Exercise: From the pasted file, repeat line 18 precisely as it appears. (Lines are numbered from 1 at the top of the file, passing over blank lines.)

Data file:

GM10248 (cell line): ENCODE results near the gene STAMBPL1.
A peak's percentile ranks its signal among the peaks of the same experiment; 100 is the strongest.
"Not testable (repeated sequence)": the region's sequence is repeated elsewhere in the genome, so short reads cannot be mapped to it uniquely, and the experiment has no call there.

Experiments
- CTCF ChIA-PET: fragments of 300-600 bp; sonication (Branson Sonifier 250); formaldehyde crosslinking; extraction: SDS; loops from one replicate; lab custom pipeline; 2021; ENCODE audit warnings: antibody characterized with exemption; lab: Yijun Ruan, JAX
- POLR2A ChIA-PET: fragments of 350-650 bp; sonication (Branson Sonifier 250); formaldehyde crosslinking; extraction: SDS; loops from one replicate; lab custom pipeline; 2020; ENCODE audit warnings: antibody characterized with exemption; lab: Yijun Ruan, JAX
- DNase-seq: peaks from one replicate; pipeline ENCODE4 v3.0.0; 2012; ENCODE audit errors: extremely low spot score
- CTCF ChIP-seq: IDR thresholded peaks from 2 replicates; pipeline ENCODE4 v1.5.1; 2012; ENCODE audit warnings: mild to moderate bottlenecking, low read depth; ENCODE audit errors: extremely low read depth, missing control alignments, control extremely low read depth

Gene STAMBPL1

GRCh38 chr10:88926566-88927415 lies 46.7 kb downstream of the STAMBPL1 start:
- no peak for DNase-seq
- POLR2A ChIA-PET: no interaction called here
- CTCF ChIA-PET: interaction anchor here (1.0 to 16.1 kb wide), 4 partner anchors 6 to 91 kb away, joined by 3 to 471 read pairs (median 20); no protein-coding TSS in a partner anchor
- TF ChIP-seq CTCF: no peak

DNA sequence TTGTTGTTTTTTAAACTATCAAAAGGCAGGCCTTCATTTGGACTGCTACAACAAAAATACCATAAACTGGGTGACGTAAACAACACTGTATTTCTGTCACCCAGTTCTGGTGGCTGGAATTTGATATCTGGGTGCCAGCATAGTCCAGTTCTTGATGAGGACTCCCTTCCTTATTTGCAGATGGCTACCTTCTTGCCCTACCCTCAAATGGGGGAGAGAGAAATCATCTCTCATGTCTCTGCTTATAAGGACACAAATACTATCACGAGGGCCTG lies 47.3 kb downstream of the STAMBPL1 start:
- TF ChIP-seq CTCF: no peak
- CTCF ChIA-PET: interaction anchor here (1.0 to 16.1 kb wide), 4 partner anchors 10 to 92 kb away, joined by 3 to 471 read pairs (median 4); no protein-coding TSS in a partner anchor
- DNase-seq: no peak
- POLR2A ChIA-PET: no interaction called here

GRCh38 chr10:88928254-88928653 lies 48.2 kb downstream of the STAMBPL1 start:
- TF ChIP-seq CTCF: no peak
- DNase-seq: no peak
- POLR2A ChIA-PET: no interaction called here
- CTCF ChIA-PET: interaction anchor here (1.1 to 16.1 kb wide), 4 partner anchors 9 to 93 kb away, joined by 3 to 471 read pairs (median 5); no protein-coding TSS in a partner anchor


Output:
- DNase-seq: no peak